- Clean and disinfect frequently touched objects and surfaces using a regular household cleaning spray or wipe.
- Follow CDC’s recommendations for using a facemask. CDC recommends everyone should wear a cloth face cover when they have to go out in public, for example to the grocery store or to pick up other necessities.
- Cloth face coverings should not be placed on young children under age 2, anyone who has trouble breathing, or is unconscious, incapacitated or otherwise unable to remove the mask without assistance.
- Continue to keep about six feet between yourself and others. The cloth face cover is not a substitute for social distancing.
- Wash your hands often with soap and water for at least 20 seconds, especially after going to the bathroom; before eating; and after blowing your nose, coughing, or sneezing. If soap and water are not readily available, use an alcohol-based hand sanitizer with at least 60% alcohol. Always wash hands with soap and water if your hands are visibly dirty.
*There is no specific antiviral treatment recommended for COVID-19. People with COVID-19 should receive supportive care to help relieve symptoms.
Oklahoma City Indian Clinic’s commitment to our community
We continue to keep the health and well-being of our community, patients and staff as a priority. To that end, if you are feeling sick, please stay home. Staying home when you are ill will be a great benefit for the health and wellness of our community. The Centers for Disease Control and Prevention (CDC) offer these tips to prevent influenza and other respiratory viruses:
- Wash your hands often with soap and water for at least 20 seconds. If soap and water are not available, use an alcohol-based hand sanitizer.
- Avoid close contact with sick people.
- Stay at home if you are experiencing flu-like symptoms.
- Avoid touching your eyes, nose and mouth.
- Cover your cough or sneeze with a tissue, then throw the tissue in the trash. Sleeves are a secondary option, but close proximity to the elbow is required.
- Individuals with chronic health issues and/or individuals experiencing severe symptoms should be evaluated by a medical professional.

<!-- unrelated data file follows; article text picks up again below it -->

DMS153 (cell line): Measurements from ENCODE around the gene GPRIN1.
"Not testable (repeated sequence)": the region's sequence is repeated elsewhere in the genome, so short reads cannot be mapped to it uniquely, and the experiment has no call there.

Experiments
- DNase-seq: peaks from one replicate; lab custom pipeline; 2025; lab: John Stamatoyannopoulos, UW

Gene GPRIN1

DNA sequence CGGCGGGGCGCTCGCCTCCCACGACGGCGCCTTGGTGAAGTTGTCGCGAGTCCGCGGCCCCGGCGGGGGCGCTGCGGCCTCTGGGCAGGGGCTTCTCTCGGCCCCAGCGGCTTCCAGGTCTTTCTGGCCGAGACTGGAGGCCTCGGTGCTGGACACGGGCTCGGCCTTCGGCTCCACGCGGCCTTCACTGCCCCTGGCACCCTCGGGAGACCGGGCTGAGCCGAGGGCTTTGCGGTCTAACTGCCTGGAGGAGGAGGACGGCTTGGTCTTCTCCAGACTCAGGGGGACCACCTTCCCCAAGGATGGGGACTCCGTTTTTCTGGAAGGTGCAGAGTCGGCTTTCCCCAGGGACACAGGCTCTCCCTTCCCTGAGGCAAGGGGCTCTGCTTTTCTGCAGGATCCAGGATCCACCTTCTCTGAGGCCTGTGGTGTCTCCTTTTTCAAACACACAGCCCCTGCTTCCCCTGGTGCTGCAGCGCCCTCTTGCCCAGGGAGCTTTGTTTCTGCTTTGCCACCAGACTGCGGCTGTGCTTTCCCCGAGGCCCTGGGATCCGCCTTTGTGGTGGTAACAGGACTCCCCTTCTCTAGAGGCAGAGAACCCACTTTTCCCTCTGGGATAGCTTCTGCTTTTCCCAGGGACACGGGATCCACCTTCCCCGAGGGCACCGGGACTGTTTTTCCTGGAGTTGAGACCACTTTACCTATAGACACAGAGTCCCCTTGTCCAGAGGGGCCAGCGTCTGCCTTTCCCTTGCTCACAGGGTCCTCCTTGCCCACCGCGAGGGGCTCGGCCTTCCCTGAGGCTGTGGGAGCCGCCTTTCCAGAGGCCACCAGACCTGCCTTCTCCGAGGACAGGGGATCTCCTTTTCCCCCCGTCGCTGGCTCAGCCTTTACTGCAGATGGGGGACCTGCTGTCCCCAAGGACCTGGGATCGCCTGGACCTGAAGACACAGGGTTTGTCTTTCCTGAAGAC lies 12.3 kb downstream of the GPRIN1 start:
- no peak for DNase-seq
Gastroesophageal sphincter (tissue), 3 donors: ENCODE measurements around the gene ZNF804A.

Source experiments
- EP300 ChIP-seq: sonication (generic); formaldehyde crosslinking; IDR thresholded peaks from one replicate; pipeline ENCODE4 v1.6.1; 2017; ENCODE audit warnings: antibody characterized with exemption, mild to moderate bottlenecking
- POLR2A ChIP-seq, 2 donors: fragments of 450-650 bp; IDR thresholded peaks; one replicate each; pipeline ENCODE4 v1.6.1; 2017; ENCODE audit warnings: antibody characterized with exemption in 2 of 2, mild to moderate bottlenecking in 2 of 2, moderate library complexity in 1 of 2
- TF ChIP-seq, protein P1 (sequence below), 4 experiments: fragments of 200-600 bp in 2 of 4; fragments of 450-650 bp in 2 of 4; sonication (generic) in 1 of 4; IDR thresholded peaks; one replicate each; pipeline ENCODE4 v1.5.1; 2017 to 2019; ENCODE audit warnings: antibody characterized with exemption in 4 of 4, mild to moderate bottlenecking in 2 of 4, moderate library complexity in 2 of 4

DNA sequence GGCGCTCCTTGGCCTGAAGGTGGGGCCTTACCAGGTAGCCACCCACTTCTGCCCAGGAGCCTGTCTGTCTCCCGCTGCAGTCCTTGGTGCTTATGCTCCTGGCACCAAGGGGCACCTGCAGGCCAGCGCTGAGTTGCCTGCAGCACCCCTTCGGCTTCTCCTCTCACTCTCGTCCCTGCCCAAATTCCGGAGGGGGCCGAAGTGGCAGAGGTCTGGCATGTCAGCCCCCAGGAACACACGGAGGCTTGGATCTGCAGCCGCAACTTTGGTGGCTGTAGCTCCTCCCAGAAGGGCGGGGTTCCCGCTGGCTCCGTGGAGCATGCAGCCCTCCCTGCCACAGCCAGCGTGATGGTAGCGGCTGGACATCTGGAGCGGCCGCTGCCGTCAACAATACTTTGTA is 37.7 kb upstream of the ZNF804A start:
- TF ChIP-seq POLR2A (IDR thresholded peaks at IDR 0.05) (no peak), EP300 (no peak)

- Clean and disinfect frequently touched objects and surfaces.
- The CDC recommends that individuals remain home for at least 24 hours after fever or signs of a fever (i.e., chills, feeling warm, flushed appearance).
We will continue to monitor the situation closely and obtain updates from health officials. Each day, our staff uses a hospital-grade disinfectant that is effective against viruses, such as COVID-19. Because this situation is rapidly changing, please utilize the following resources for up-to-date and accurate information:
Ear-loop face masks DO NOT prevent transmission of the coronavirus, however, this will help reduce the risk of infection to those in close proximity.
REMINDER: PER CDC RECOMMENDATIONS
If you test positive, follow these updated guidelines: (as of December 27, 2021)
- Given what we currently know about COVID-19 and the Omicron variant, CDC is shortening the recommended time for isolation from 10 days for people with COVID-19 to 5 days, if asymptomatic, followed by 5 days of wearing a mask when around others. The change is motivated by science demonstrating that the majority of SARS-CoV-2 transmission occurs early in the course of illness, generally in the 1-2 days prior to onset of symptoms and the 2-3 days after. Therefore, people who test positive should isolate for 5 days and, if asymptomatic at that time, they may leave isolation if they can continue to mask for 5 days to minimize the risk of infecting others.
- For persons exposed to COVID-19, the CDC recommends quarantine for 5 days followed by strict mask use for an additional 5 days. Alternatively, if a 5-day quarantine is not feasible, it is imperative that an exposed person wear a well-fitting mask at all times when around others for 10 days after exposure. Individuals who have received their booster shot do not need to quarantine following an exposure, but should wear a mask for 10 days after the exposure. For all those exposed, best practice would also include a test for SARS-CoV-2 at day 5 after exposure.
updated September 7, 2022